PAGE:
THE HISTORY OF BURNFOOT
There are several strange, and as yet still unexplained, ‘cup and ring’ carved stones visible on the walks surrounding the holiday cottages that suggest very early settlement of this part of the Kingdom of Northumbria. The discovery of stone axes as well as burial mounds at nearby Low Trewhitt has certainly proven settlement here from at least the Neolithic and Bronze Ages. Beyond that, evidence suggests that more people lived around Burnfoot in medieval times than in the present day. The adjacent village of Netherton is identified in the Domesday Book as one of the ten towns of Coquetdale, meaning there were more houses in the village then than there are now. Perhaps residents fled from the battleground of the constant warfare between England and Scotland – not all were fortunate enough to be able to build fortified tower and bastle houses, of which many survive to this day in the immediate vicinity.
In more peaceful, post-medieval times the landscape was given over to farming. Elegant country houses were built, such as neighbouring Trewhitt Hall, and in the 1800s Lord Armstrong created his extraordinary Victorian House – Cragside. Near to Burnfoot, Cragside was the wonder of its age as the first house in the world to be lit by hydro-electricity. It has the largest sandstone rock garden in Europe and is a magical place of towering trees, massive rocks and tumbling water. Today, the house, gardens and estate are owned and managed by The National Trust (a visit is a must for every guest staying at Burnfoot).
It was re-discovered only recently that Burnfoot was formerly part of Cragside Estate, and it is in fact a Victorian model farm created by Lord Armstrong as a showcase for his pioneering engineering methods. Burnfoot was one of the first farms in the world to be powered by a (double vortex) water turbine.
The current owners are the Stienlet family, who still run their local architectural practice founded over a century ago by the celebrated Belgian architect, Pascal J Stienlet. During the works to convert the farm into holiday cottages, when the concrete was removed from the modern hard-standing to the north of the holiday cottages, the current owners re-discovered the turbine chamber. Initially, a few finely cut stone stairs were found leading down into a hole in the ground, but any further progress was blocked by two large steel girders and an accumulation of concrete and assorted farm detritus. With the aid of some machinery to clear the rubbish, and some pot-holing skill to negotiate a way past the girders, it was eventually possible to walk down an exquisitely constructed circular dressed stone cantilevered staircase into the chamber that formerly housed the turbine. The extremely high quality of construction even in this private area is typical of Lord Armstrong.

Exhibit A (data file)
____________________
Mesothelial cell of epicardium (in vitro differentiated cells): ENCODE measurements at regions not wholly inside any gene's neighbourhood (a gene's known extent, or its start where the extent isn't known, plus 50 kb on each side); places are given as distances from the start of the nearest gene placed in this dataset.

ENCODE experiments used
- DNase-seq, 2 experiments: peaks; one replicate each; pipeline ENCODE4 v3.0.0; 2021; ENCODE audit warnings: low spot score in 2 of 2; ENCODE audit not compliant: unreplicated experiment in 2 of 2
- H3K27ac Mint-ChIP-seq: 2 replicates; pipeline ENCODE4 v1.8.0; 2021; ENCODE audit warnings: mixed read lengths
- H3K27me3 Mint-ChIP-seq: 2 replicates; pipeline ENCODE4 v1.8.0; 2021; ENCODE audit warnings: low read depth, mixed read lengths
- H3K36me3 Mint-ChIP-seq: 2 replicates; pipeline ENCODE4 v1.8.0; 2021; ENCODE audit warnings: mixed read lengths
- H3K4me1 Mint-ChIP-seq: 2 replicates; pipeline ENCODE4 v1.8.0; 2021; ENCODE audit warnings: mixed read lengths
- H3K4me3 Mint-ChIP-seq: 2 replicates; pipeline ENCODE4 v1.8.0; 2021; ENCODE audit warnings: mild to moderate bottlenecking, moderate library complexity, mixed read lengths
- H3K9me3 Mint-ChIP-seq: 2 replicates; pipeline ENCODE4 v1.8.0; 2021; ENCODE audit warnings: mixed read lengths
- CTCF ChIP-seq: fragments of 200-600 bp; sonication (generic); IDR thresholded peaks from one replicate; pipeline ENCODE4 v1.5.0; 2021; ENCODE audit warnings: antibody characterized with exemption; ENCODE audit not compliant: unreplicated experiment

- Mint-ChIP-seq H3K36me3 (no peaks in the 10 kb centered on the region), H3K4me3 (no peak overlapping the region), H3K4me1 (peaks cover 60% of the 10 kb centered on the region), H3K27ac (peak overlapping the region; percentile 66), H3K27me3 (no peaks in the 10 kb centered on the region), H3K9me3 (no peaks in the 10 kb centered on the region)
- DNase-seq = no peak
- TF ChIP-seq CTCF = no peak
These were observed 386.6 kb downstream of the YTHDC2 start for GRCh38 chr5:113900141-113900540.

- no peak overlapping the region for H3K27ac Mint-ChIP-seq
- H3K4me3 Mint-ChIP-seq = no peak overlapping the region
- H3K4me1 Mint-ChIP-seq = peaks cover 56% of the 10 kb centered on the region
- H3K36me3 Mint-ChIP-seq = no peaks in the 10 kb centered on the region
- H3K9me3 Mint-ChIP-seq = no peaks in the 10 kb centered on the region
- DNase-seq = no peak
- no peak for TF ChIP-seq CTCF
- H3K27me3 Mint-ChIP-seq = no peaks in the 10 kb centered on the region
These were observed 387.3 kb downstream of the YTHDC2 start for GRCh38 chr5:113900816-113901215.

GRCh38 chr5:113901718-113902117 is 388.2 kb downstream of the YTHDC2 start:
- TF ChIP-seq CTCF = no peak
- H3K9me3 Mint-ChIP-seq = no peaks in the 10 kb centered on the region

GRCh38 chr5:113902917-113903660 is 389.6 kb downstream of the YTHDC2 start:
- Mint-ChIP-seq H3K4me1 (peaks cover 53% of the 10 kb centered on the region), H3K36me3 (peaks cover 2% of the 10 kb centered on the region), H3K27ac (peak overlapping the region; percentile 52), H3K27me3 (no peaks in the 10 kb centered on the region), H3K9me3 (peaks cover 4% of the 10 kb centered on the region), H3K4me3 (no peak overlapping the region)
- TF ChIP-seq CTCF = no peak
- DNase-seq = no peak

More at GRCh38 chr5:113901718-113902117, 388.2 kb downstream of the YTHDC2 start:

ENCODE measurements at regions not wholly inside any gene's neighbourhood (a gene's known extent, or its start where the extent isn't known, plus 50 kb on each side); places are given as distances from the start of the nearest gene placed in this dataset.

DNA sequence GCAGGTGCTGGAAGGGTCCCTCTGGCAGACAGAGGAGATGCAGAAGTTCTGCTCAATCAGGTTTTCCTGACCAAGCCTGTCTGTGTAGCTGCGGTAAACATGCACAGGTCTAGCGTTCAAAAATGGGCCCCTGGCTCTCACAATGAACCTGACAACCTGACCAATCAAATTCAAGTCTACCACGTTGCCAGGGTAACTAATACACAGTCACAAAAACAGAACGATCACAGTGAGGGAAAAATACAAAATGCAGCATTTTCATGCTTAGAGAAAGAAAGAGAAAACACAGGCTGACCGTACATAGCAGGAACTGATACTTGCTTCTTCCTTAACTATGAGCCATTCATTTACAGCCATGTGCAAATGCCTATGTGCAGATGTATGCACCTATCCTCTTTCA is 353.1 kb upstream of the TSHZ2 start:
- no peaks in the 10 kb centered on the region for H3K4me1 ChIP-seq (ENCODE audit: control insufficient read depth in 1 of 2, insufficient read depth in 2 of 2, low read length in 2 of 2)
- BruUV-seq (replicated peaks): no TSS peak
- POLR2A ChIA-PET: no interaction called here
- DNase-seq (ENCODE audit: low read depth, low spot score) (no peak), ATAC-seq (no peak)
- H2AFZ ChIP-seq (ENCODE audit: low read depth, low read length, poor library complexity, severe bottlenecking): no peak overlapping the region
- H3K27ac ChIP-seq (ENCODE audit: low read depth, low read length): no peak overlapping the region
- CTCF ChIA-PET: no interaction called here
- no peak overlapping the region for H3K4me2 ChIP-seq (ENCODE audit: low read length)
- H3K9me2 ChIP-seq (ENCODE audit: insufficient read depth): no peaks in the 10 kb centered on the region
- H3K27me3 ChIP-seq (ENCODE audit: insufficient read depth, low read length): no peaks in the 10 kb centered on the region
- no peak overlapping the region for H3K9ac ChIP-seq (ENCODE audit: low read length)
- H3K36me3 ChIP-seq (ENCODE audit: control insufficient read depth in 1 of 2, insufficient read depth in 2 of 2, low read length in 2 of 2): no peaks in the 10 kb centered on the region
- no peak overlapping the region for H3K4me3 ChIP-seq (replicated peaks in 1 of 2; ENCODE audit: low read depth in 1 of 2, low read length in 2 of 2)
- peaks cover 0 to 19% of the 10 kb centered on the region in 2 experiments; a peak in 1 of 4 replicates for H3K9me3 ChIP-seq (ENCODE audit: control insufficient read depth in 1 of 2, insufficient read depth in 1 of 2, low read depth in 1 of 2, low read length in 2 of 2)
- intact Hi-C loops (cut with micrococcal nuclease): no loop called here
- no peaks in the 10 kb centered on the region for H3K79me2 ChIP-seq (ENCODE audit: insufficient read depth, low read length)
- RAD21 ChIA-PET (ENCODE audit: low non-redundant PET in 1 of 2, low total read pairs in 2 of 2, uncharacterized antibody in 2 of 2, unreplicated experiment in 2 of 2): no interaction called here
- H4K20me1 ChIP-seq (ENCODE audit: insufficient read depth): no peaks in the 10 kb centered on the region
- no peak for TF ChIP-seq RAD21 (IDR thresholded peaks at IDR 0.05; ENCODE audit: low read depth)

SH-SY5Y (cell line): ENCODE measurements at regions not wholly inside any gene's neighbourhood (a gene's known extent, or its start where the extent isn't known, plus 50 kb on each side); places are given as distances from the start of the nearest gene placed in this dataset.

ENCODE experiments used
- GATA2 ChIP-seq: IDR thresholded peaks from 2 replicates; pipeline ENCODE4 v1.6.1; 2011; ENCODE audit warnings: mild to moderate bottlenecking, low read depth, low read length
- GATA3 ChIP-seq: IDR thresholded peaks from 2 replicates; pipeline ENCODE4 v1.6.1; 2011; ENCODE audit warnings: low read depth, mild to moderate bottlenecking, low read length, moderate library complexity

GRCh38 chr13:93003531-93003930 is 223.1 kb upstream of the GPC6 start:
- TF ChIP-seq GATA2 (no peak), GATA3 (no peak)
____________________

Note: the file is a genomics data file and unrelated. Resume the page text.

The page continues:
The turbine itself has sadly disappeared; however the run-off channel into Scrainwood Burn can still be seen clearly, along with several stalactites and stalagmites that have formed in the many decades since it was last used. The turbine chamber is being carefully restored by Burnfoot’s current owners, with the full support of the National Trust, and a feasibility study has been commissioned to investigate the possibility of powering the holiday cottages with a brand-new water turbine in the exact same location as designed by the farm’s illustrious former owner.
The millpond created by Lord Armstrong to supply the turbine is just a five-minute walk from the holiday cottages; it is worth visiting for the chance to see one of the resident kingfishers. The fish pass alongside the millpond, created to allow the huge numbers of spawning salmon and sea trout to climb past the sluice gates, is now Grade II Listed and has been completely restored already.
Burnfoot was a working farm until very recently, the steading being used for grain drying and storage as well as housing livestock. However, the buildings were not large enough to cope with modern farming methods and so in 2005 all farming activity ceased. Many of the surrounding fields were planted with trees and permission was granted to convert the steading for residential use. Today, with Netherton’s close proximity to Northumberland National Park, tourism is becoming the prominent industry with visitor numbers increasing every year.
More information about the history of the holiday cottages can be found on an information board at the mill pond, and we strongly recommend all of our guests to spend a day at Cragside House, not just to get lost in the rhododendron labyrinth and adventure playground, but to see the original hydro-electricity plants in action. There’s even a working model of the turbine used at Burnfoot!